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Re: Las Vegas shooting
« Reply #81 on: October 03, 2017, 04:31:49 PM »
We already have with full auto machine pistols, yeah? Enough of us decided that's not really necessary.

Certainly, one could consider that a breach, and that we have an unalienable right to Tec-9s
Saying that we've successfully limited rights before so acceptable to limit them in any way we see fit is not a great foundation upon which to build.

D.W.

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Re: Las Vegas shooting
« Reply #82 on: October 03, 2017, 04:34:55 PM »
Saying the founders didn't regulate X, Y or Z new technology so we must ignore it and let it run free, doesn't seem to work either.

Crunch

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Re: Las Vegas shooting
« Reply #83 on: October 03, 2017, 04:36:03 PM »
Quote
Who do you think is defining setting those "specific and limited circumstances"? Why would they apply to only 1 right and not others? What prevents them from expanding the limited circumstances?
Every right is already subject to reasonable restrictions - it's just that the 2nd amendment is currently subject to the fewest restrictions, and is the one that most directly facilitates 11,000 deaths per year.
Over two thirds of those are suicides.

In 2015, automobiles facilitated 35,092 deaths and routinely facilitates more than that. You're not trying to prevent people from accessing them so obviously it's not the body count you care about.

D.W.

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Re: Las Vegas shooting
« Reply #84 on: October 03, 2017, 04:37:33 PM »
Careful with this argument Crunch.  Automated cars may pluck that one out of our hands soon. 

Meaning, I much prefer, "because we have the right to defend ourselves" arguments.

"It's not as bad as X!" only works till X gets sorted out...  (Assuming it's not easier to fix than X in the first place.)
« Last Edit: October 03, 2017, 04:41:14 PM by D.W. »

Crunch

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Re: Las Vegas shooting
« Reply #85 on: October 03, 2017, 04:46:19 PM »
Who do you think is defining setting those "specific and limited circumstances"? Why would they apply to only 1 right and not others? What prevents them from expanding the limited circumstances?

We are, collectively, through all three branches of government.

They do apply to all rights, as they can be justified. Unless you want to argue that the government can't imprison you or that you can shout fire in a crowded theater.

The government can try but there are measures in place to keep them from doing it egregiously.

Shout shout fire in a crowded theater. That is likely the most misquoted justification of curtailing rights out there. This was actually a dictum, not a supreme court ruling and one that has been largely overturned.   Justice Oliver Wendell Holmes wrote these words in the context of a 1919 case and it should be more accurately quotes that falsely shouting fire in a crowded theater is prohibited. Holmes largely backed away from that even. That has since been essentially eliminated in Brandenburg v. Ohio where the limit is now speech that is “directed to inciting or producing imminent lawless action and is likely to incite or produce such action.” So you can shout fire in a crowded theater.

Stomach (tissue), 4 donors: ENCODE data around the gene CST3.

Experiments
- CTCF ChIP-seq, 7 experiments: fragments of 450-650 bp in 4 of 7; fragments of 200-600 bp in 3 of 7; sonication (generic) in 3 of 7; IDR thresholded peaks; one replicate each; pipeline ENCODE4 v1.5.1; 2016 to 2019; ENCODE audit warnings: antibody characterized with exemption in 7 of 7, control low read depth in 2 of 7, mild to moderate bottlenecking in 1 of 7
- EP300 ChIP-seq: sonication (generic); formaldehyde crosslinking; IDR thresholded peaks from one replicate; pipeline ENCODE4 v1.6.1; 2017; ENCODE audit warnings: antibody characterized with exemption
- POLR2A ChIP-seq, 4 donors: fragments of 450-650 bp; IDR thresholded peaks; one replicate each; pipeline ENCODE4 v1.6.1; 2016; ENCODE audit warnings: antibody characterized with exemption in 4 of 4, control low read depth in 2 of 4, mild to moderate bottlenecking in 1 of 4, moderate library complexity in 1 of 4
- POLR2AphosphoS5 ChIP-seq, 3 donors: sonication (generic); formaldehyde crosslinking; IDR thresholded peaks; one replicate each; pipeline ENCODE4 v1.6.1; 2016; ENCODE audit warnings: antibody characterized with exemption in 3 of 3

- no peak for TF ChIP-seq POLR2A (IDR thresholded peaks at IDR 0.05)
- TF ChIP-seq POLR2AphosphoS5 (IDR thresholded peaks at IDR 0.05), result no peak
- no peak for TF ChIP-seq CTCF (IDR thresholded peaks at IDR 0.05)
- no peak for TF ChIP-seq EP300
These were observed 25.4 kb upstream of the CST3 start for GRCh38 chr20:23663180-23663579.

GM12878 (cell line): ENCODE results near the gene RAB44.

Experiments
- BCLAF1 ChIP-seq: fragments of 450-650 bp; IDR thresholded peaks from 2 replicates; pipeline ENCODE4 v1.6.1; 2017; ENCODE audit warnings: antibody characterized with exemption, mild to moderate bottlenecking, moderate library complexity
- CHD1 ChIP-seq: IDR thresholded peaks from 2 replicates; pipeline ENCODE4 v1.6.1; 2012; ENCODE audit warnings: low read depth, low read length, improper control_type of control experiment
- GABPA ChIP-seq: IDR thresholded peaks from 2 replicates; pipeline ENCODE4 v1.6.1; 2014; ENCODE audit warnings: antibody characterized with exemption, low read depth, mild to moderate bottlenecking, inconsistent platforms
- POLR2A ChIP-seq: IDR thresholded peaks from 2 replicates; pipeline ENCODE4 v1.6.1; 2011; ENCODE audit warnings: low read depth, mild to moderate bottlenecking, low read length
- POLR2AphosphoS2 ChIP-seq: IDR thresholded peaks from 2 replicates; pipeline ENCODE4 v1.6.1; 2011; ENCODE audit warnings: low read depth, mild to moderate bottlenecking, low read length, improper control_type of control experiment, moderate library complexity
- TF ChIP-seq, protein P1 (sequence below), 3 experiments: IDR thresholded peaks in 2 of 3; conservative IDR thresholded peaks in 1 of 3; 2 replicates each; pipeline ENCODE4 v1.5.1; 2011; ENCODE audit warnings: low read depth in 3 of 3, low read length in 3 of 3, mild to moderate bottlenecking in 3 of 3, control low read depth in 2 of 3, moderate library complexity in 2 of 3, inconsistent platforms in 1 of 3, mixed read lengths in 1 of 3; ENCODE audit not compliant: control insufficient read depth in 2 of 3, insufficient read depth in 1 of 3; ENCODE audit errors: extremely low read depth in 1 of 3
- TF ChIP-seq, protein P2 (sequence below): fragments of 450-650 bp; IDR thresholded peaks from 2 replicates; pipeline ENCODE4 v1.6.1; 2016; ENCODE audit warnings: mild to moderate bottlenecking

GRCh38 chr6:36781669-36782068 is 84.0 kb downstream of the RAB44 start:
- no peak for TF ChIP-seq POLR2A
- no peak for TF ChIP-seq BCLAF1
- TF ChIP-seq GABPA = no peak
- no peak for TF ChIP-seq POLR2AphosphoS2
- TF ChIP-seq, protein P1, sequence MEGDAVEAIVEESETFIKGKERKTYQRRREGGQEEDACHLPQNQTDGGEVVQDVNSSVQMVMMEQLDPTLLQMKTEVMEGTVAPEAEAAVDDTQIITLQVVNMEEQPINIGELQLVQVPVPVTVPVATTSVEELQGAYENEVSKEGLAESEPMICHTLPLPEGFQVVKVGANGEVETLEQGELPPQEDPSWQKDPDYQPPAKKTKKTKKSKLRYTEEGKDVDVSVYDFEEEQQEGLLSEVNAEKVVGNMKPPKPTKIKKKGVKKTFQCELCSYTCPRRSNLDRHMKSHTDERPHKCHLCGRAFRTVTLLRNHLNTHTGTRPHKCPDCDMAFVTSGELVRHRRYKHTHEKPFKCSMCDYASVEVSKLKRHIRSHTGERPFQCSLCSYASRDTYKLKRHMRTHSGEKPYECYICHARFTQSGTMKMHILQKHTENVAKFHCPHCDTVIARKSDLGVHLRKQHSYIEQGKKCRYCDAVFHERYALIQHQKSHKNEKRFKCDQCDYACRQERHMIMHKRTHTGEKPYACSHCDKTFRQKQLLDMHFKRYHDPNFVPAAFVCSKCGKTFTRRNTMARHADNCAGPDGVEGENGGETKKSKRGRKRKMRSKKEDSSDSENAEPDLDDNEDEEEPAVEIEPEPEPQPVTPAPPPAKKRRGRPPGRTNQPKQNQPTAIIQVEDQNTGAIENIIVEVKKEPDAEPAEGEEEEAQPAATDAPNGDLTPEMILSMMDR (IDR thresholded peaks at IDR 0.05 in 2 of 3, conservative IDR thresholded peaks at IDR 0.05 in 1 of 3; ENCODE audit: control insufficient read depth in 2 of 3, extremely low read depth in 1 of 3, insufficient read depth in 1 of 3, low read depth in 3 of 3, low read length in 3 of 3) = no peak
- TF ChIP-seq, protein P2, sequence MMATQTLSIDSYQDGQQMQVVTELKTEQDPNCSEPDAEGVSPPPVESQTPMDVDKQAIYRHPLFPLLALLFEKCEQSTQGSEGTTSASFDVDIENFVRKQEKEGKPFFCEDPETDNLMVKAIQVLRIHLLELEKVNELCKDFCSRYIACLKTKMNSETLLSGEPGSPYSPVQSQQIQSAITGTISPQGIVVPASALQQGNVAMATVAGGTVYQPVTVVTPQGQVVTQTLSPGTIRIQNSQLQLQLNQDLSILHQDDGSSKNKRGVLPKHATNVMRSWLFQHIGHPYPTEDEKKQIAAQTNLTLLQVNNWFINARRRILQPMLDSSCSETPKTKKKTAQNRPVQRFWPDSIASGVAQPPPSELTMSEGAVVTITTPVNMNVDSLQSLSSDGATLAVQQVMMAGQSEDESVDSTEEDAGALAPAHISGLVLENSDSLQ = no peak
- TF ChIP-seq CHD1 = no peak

I would also point out that this "we" you talk about has settled on the 2nd amendment being valid and a personal right to bear arms.

Greg Davidson

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Re: Las Vegas shooting
« Reply #86 on: October 03, 2017, 04:52:45 PM »
For over 90% of US history we had exactly the same Constitution and the same Second Amendment, but not the same interpretation. 

I'd love to hear a specific explanation of the rationale that mass shootings are more inevitable in the US because of "the mores nor the particular circumstances of the U.S."  What are those mores, and what are those particular circumstances?

NobleHunter

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Re: Las Vegas shooting
« Reply #87 on: October 03, 2017, 04:54:59 PM »
Shout shout fire in a crowded theater. That is likely the most misquoted justification of curtailing rights out there. This was actually a dictum, not a supreme court ruling and one that has been largely overturned.   Justice Oliver Wendell Holmes wrote these words in the context of a 1919 case and it should be more accurately quotes that falsely shouting fire in a crowded theater is prohibited. Holmes largely backed away from that even. That has since been essentially eliminated in Brandenburg v. Ohio where the limit is now speech that is “directed to inciting or producing imminent lawless action and is likely to incite or produce such action.” So you can shout fire in a crowded theater.

I would also point out that this "we" you talk about has settled on the 2nd amendment being valid and a personal right to bear arms.
There are still restrictions on the right to free speech. Does that mean any right can be reasonably violated?

Fenring

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Re: Las Vegas shooting
« Reply #88 on: October 03, 2017, 04:56:47 PM »
With Crunch on that one.  The point to quibble on is what force is necessary to defend yourself, your loved ones and possibly your property?

Does it make sense that we can regulate that?